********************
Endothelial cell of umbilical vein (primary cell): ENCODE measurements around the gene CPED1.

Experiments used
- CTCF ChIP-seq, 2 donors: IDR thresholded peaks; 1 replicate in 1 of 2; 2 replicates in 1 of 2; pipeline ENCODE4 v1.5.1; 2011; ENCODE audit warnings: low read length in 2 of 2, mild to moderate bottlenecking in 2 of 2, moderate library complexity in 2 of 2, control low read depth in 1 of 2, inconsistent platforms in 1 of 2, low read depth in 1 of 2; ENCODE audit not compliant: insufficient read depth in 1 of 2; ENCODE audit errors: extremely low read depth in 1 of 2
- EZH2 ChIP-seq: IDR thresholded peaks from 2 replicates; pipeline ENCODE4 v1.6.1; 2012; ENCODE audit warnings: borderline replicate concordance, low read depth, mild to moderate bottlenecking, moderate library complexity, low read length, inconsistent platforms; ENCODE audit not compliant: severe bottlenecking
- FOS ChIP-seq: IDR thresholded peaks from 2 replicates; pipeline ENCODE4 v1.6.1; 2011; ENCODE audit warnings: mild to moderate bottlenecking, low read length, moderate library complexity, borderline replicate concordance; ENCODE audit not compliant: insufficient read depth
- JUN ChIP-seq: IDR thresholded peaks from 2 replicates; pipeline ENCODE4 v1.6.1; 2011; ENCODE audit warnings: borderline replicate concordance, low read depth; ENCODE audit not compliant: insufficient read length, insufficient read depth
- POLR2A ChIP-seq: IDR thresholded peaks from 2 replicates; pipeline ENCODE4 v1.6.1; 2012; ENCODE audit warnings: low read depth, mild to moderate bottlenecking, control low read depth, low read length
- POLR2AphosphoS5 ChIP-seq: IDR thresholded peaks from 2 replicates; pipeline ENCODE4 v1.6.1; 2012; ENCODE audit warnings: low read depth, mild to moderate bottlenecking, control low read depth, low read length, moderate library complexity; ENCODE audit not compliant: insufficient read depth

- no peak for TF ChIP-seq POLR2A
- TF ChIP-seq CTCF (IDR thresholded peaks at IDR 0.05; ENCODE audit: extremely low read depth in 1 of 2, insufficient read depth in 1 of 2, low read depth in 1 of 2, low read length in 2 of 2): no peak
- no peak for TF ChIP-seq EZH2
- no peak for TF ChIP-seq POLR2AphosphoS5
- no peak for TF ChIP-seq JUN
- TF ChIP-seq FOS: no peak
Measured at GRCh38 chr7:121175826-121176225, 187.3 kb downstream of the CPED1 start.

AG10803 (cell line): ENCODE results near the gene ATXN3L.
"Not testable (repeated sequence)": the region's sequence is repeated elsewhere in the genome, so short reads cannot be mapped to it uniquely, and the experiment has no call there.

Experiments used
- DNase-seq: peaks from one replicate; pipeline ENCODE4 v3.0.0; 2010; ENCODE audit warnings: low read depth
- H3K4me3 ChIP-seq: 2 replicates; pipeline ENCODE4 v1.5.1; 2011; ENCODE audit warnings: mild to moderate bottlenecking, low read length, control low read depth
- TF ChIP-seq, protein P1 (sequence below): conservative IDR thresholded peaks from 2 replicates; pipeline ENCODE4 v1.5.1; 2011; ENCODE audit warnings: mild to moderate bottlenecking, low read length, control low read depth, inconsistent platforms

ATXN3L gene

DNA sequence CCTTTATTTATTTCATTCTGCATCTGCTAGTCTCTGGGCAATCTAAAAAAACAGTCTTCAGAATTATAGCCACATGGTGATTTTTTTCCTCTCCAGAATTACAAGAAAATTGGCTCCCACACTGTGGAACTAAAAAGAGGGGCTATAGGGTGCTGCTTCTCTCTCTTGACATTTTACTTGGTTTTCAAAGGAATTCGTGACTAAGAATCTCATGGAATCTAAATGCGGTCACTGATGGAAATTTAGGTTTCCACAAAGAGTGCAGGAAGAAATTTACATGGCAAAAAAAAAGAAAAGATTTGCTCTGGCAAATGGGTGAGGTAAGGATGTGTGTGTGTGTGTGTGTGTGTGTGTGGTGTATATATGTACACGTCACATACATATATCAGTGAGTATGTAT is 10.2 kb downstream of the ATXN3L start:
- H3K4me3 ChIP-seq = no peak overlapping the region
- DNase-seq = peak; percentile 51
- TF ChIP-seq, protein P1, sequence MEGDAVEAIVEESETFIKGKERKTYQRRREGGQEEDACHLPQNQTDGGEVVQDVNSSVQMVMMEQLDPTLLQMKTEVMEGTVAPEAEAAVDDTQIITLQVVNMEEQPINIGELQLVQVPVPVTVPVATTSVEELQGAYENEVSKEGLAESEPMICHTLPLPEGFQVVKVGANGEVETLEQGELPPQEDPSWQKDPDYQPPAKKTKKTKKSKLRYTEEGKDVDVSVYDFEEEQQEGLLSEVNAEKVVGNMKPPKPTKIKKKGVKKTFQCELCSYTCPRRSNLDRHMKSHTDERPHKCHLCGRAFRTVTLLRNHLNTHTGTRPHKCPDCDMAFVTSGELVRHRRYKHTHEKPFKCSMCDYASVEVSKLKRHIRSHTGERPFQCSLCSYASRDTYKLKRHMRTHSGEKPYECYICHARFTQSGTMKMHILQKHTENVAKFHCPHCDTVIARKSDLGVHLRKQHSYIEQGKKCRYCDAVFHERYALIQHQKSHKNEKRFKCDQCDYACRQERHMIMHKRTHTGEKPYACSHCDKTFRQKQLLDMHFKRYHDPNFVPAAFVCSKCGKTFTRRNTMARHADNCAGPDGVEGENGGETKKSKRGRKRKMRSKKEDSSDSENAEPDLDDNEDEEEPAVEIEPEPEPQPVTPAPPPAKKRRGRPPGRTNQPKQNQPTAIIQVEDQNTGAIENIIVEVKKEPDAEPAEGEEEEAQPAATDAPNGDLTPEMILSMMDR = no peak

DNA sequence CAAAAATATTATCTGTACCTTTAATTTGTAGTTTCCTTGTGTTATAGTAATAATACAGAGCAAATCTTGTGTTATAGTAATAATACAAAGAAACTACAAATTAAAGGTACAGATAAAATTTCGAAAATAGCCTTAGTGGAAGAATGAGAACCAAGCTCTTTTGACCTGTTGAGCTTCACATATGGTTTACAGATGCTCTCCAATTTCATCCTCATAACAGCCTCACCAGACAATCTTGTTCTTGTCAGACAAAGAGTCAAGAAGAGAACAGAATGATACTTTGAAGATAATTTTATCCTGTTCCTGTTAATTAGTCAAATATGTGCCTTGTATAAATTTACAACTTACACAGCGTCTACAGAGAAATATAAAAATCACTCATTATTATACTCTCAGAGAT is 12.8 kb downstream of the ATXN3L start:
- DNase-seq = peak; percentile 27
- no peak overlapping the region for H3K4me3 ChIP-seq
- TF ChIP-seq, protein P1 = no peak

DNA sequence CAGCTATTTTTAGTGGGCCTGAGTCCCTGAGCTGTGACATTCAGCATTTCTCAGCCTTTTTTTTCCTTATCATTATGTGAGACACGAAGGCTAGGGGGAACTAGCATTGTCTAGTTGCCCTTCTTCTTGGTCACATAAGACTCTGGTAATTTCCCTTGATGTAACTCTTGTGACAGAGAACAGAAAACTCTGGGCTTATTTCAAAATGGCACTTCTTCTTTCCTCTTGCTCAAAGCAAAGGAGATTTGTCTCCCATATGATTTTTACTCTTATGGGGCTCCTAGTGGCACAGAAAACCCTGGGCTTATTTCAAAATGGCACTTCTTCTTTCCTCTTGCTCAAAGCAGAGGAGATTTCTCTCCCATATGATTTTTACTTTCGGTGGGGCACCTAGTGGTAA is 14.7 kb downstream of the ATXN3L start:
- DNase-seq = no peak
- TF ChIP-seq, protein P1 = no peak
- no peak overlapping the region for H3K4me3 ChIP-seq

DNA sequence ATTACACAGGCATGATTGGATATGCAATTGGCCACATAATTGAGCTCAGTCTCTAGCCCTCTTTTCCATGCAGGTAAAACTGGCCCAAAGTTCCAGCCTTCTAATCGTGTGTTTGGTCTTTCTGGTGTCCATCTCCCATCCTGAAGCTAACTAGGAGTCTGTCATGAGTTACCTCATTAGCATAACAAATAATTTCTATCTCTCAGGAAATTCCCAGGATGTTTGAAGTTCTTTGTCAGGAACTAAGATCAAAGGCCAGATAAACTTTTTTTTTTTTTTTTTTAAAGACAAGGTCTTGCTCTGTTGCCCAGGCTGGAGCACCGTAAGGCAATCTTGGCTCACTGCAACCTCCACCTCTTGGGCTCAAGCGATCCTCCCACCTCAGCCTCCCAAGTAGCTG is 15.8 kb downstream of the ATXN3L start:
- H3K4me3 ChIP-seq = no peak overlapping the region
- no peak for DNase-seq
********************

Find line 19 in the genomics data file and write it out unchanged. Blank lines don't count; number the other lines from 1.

- DNase-seq: peaks from one replicate; pipeline ENCODE4 v3.0.0; 2010; ENCODE audit warnings: low read depth